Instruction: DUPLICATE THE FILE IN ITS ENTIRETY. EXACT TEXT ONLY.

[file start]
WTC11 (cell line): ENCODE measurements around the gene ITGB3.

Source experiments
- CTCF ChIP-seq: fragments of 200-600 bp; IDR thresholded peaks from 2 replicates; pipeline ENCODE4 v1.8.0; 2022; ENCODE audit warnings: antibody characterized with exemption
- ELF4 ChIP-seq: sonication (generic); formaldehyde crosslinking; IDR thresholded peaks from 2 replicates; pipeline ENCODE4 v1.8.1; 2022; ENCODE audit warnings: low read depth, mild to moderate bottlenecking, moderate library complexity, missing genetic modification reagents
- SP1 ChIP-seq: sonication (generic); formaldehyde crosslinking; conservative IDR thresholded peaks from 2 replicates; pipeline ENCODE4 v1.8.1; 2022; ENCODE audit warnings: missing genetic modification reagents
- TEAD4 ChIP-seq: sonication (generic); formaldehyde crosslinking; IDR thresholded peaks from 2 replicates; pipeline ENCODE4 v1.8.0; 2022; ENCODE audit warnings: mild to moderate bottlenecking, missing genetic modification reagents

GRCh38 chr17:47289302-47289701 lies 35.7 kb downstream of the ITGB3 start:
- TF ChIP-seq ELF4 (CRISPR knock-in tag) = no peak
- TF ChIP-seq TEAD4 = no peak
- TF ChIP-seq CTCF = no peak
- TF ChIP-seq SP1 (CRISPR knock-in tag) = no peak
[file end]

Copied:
WTC11 (cell line): ENCODE measurements around the gene ITGB3.

Source experiments
- CTCF ChIP-seq: fragments of 200-600 bp; IDR thresholded peaks from 2 replicates; pipeline ENCODE4 v1.8.0; 2022; ENCODE audit warnings: antibody characterized with exemption
- ELF4 ChIP-seq: sonication (generic); formaldehyde crosslinking; IDR thresholded peaks from 2 replicates; pipeline ENCODE4 v1.8.1; 2022; ENCODE audit warnings: low read depth, mild to moderate bottlenecking, moderate library complexity, missing genetic modification reagents
- SP1 ChIP-seq: sonication (generic); formaldehyde crosslinking; conservative IDR thresholded peaks from 2 replicates; pipeline ENCODE4 v1.8.1; 2022; ENCODE audit warnings: missing genetic modification reagents
- TEAD4 ChIP-seq: sonication (generic); formaldehyde crosslinking; IDR thresholded peaks from 2 replicates; pipeline ENCODE4 v1.8.0; 2022; ENCODE audit warnings: mild to moderate bottlenecking, missing genetic modification reagents

GRCh38 chr17:47289302-47289701 lies 35.7 kb downstream of the ITGB3 start:
- TF ChIP-seq ELF4 (CRISPR knock-in tag) = no peak
- TF ChIP-seq TEAD4 = no peak
- TF ChIP-seq CTCF = no peak
- TF ChIP-seq SP1 (CRISPR knock-in tag) = no peak